Geraint Thomas 'takes no risks' as he puts time into GC rivals in opening Giro d'Italia time trial

The Ineos rider has the upper hand over the main GC contenders after the opening stage

Geraint Thomas on stage one of the 2020 Giro d'Italia (Luca Bettini/AFP via Getty Images)
(Image credit: AFP via Getty Images)

Geraint Thomas put time into all of his GC rivals on stage one of the 2020 Giro d'Italia, taking chunks of time out of them over the short opening time trial.

The 2018 Tour de France winner arrived in Italy hungry for glory after watching the Tour de France from his sofa in September, and his pre-race billing as the overall favourite was lived up to after his performance on the first of a trio of time trials in this year's Italian Grand Tour.

The Ineos rider put half a minute into Simon Yates (Mitchelton-Scott), a minute into Vincenzo Nibali (Trek-Segafredo) and a minute and a half into Steven Kruijswijk (Jumbo-Visma), Jakob Fuglsang (Astana) and Rafal Majka (Bora-Hansgrohe).

Thomas finished fourth on the stage, 23 seconds down on stage winner and team-mate Filippo Ganna, and says he maybe could have gone faster after hitting out too hard in the opening kilometres.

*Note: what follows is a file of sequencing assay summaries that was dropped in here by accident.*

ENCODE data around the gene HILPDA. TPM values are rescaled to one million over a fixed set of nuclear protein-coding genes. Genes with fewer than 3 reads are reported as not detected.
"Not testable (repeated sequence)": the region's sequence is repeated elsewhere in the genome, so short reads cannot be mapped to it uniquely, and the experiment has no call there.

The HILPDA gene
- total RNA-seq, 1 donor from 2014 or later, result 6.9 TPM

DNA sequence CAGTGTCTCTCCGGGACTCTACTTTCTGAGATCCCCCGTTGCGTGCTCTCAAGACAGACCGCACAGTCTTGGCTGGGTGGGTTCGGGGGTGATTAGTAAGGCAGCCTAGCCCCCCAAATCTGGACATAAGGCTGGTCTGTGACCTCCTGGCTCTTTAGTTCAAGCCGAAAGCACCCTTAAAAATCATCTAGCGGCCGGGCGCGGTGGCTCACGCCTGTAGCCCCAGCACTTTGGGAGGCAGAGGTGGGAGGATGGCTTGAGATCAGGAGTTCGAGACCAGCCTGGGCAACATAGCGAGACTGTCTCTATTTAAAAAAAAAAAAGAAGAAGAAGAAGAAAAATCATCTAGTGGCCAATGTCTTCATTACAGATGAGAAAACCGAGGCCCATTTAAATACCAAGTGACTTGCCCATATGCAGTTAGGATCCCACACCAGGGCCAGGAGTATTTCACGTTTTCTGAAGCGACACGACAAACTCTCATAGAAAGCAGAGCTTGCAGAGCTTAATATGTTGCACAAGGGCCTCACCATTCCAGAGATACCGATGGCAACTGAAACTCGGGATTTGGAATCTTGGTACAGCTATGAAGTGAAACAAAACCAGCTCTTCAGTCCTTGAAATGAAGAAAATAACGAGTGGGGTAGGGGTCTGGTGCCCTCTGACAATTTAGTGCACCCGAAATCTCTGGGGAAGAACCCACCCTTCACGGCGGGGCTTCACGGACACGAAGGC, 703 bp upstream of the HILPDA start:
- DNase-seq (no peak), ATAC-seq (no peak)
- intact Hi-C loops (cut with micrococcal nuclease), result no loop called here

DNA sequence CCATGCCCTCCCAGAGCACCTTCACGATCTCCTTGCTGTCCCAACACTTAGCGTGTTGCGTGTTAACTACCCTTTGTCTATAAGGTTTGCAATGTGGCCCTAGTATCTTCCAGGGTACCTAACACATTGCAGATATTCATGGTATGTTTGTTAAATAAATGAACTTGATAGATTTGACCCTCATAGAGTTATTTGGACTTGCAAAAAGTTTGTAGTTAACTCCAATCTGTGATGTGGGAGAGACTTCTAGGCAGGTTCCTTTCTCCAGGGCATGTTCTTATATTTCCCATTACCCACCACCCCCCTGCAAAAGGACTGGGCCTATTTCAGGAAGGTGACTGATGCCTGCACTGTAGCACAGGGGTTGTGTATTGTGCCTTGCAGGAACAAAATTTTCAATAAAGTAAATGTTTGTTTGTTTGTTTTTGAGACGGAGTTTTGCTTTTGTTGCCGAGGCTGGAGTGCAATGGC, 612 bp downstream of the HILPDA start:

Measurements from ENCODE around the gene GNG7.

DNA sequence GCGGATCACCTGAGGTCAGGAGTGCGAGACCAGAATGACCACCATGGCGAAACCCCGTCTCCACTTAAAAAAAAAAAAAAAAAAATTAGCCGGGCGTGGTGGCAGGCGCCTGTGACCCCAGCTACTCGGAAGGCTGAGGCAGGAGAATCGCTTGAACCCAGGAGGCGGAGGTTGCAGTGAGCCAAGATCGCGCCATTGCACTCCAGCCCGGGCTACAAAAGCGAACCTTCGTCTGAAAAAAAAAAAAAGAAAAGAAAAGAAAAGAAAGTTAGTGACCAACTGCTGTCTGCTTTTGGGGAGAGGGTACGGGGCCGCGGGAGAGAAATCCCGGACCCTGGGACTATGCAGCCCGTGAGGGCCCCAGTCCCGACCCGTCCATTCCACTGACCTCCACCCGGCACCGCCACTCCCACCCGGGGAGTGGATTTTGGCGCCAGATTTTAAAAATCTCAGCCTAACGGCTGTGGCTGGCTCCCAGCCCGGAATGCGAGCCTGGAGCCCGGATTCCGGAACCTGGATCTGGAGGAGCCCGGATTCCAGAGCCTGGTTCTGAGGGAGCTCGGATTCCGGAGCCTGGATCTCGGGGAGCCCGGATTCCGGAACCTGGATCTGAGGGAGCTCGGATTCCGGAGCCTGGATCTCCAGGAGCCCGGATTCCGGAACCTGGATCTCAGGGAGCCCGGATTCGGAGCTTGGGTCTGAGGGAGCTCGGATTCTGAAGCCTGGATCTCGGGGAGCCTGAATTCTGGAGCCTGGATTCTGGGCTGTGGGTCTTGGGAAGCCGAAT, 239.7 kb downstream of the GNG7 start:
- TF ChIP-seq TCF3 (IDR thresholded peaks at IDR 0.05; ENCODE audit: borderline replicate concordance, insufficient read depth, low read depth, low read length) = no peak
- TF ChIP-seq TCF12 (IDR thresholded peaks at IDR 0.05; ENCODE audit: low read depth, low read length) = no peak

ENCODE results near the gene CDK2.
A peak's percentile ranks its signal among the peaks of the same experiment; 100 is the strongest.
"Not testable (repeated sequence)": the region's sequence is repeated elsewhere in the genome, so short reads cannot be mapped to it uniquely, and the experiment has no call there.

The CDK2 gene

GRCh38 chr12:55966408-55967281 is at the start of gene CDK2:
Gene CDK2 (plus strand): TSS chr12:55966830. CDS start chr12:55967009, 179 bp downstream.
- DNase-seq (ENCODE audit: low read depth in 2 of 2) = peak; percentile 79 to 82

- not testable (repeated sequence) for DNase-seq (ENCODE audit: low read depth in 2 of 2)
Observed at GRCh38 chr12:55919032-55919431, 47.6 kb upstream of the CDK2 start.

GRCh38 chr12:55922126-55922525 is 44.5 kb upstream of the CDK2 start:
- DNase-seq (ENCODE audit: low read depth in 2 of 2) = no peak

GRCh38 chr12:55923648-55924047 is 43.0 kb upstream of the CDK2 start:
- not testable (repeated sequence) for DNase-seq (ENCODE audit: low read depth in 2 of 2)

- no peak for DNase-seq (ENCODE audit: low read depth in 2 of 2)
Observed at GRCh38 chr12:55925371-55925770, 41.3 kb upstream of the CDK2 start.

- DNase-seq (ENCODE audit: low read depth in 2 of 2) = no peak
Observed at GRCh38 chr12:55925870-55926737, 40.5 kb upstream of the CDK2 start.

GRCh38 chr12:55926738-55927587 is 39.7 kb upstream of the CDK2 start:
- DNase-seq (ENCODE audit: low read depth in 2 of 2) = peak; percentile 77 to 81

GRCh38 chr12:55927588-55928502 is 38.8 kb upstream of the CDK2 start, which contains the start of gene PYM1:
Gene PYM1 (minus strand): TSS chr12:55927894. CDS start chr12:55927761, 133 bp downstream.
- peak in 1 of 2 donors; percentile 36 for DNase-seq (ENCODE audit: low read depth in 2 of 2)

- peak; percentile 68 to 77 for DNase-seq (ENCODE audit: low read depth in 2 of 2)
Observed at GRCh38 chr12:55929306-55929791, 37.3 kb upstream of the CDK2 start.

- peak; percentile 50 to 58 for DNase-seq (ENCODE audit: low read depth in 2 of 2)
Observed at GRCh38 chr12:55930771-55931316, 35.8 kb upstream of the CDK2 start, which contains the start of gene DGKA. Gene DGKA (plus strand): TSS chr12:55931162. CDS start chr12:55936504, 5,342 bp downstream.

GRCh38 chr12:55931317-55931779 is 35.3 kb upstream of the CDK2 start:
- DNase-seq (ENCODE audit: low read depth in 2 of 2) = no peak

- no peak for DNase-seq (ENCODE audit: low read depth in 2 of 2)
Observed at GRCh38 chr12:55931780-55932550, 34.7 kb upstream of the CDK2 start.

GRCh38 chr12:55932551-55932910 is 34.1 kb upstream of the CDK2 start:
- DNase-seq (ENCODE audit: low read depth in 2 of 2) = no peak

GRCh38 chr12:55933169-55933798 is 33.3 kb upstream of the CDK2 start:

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"I think maybe I was a bit too aggressive, in the last 2km I started losing the legs a bit, which is a shame because there was a bit of a headwind there," Thomas explained after the finish. "But I definitely emptied the tank. Obviously, I was steady on the corners because I'd seen a couple of guys crash, definitely [took] no risks."

While riders such as team-mate Rohan Dennis and Peter Sagan (Bora-Hansgrohe) looked uncomfortable in the gusty winds, being blown about on the straight roads into the finish, Thomas said he wasn't too bothered.

"It was windy but I think I was quite comfortable on the bars," the Welshman said. "It was gusty but felt pretty solid so that was a bonus.

"Like I say, maybe [I did] just a little too much in the first half but I can be pretty happy about that one."

Ganna will wear the race's first maglia rosa on stage two, keeping it warm for Thomas who could find himself in it as soon as stage three as the Giro heads up Mount Etna.

With two more time trials on stage 14 and the final stage 21 in Milan, 50km of racing against the clock remain in this Italian Grand Tour. On initial evidence, it could soon become Thomas' to lose.

Jonny Long

Hi. I'm Cycling Weekly's Weekend Editor. I like writing offbeat features and eating too much bread when working out on the road at bike races. I'm 6'0", 26 years old, have a strong hairline and have an adequate amount of savings for someone my age. I'm very single at the minute so if you know anyone, hit me up.


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